Gun Sales: Are Tougher Laws Needed?
Whether a criminal background check is done may depend on whether firearms are bought in retail stores on from online private sellers.
If someone is breaking into your home, do you want to be armed with a handgun or an assault rifle?
That's the question that Alex Jackson, who sells guns at Stan's Pawn Shop in St. Petersburg, poses to people who bring up gun control.
For Jackson, the answer is easy. "You want the fire power of an assault rifle for self-protection."
In the wake of the Sandy Hook Elementary School shootings, some politicians and groups are urging reforms that include a ban on assault weapons and high capacity ammunition clips, as well as background checks for anyone who purchases a gun.
The gun that killed the 20 first-graders and seven adults in Newtown, Conn., was a Bushmater assault rifle.
Currently, bricks-and-mortar retailers, such as Stan's Pawn Shop, on 5th Avenue North, are required to do a criminal background check first. Stan's does not specialize in gun sales but will buy or sell assault rifles and other types of firearms.
Jennifer Arroyave, who works at Stan's Pawn Shop, says that in addition to doing a criminal background check, she also makes a point of talking with buyers to see if they seem "fit" to buy a gun.
Arroyave said that "visual check" is important.
But practices are different online.
There is no mandate for a background check for private sellers online who use websites like Florida Gun Trader to advertise guns for sale. The transactions are more anonymous.
Although it is illegal for anyone to sell a gun to a felon, criminal background checks are not required. Currently, there are 1,927 guns for sale by Central Florida private sellers on the Florida Gun Trader's website.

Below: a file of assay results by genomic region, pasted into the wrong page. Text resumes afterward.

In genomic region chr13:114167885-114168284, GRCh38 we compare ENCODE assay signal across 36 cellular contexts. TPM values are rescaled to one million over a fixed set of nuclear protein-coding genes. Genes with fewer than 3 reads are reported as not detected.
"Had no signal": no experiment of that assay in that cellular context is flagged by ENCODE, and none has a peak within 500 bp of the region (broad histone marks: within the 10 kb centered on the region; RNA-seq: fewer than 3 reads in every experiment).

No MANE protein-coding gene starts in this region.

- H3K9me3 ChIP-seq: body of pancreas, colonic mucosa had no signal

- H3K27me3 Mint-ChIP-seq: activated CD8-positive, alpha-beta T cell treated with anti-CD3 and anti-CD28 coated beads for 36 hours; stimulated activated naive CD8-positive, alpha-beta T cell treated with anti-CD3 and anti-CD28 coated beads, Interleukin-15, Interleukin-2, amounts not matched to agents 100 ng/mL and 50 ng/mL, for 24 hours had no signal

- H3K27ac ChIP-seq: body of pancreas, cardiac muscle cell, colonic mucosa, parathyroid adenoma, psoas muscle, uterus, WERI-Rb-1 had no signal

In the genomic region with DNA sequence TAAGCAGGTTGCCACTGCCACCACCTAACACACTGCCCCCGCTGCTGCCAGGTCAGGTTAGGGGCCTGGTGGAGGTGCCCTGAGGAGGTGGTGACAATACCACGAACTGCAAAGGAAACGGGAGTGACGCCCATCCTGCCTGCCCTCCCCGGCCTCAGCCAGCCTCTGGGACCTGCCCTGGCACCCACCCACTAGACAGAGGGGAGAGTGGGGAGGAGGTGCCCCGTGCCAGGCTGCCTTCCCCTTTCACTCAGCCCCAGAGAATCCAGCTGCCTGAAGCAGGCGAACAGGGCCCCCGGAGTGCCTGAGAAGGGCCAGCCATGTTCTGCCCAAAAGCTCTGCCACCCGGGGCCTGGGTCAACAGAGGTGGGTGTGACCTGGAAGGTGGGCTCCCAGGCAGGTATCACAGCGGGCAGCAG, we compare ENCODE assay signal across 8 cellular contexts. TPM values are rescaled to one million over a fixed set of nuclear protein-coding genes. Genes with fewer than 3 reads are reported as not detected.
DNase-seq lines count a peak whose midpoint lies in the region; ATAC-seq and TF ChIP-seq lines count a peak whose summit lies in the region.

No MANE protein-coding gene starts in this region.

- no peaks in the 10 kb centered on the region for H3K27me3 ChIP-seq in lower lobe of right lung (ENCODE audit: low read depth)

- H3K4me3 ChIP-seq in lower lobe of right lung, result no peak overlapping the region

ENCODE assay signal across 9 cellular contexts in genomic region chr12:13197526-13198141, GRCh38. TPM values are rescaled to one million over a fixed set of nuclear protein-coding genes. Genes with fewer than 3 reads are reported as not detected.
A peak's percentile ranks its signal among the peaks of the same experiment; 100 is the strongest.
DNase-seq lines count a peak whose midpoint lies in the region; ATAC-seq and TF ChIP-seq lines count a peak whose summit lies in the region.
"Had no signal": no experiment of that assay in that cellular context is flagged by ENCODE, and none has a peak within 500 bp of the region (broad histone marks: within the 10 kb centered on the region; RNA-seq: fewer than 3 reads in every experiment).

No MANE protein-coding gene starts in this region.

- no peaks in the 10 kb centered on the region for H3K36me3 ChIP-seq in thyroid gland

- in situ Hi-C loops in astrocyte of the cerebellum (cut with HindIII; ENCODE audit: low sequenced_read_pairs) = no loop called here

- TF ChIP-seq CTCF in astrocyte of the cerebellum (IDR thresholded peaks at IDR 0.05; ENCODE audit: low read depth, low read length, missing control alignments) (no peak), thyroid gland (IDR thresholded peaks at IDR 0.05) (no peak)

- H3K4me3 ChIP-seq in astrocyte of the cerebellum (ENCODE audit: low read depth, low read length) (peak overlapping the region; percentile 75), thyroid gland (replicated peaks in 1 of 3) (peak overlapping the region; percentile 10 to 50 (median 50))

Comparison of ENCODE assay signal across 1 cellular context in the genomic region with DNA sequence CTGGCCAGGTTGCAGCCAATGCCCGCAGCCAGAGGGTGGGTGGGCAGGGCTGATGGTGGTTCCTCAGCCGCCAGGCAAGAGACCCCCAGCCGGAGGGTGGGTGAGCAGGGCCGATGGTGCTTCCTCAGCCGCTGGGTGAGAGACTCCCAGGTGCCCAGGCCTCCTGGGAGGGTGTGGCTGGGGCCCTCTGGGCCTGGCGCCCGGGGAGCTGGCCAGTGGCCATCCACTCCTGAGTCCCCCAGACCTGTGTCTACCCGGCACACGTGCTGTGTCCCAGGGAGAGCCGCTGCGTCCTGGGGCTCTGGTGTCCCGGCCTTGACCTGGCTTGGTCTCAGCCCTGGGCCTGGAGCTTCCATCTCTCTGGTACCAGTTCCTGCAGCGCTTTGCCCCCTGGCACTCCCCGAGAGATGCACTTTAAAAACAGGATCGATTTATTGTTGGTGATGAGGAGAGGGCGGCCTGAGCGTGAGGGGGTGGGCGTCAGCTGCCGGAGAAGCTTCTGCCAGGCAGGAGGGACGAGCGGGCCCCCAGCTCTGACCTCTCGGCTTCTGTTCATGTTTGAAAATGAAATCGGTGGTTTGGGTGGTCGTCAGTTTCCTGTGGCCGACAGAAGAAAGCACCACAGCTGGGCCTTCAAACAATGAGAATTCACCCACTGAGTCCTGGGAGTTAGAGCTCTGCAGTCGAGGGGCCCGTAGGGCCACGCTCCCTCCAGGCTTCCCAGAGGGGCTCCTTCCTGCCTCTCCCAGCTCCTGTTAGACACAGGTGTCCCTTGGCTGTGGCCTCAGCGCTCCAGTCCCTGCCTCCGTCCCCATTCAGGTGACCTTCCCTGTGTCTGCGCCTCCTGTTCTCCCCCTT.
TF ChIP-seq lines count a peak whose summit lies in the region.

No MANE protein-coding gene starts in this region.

"Upon finalization of sale, we recommend that Florida Gun Trader members verify the identity of the buyer (state or federal ID) and exchange a complete a bill of sale for both the buyer and seller's information," Florida Gun Trader advises sellers on its site.
Florida Gun Trader also advises sellers to try to meet buyers at a gun range or a private residence as part of the transaction.
Is Gun Reform a Partisan Issue?
Whether gun laws should change is divided along party lines in Florida.
A "Gun Control" scorecard that reform advocates just released grades politicians on whether they have voted for stricter legislation in the past.
Florida's Republican lawmakers all received a "D" or worse. Most of the Democrats were rated with "A"s. (See chart below.)
But Florida voters may not be as hard line.
"I guess I don't understand how I, a law abiding citizen that may be banned from owning a semi-automatic weapon, can protect myself from a criminal who WILL have a semi automatic weapon with a gun that can only shoot one bullet at a time," wrote Susan Ferguson on New Port Richey Patch's Facebook page. "How can anyone in their right mind believe that a ban on these guns will keep them out of criminal hands."
Between 2008 and 2012 all but 25 members of the incoming 113th Congress established voting records on gun control. The NRA uses those records to create a grade for each congressperson. This table, based on Project Vote Smart data, shows an inverse of those grades. High grades indicate a history of voting for stricter gun restrictions; lower grades indicate opposition to restrictions.
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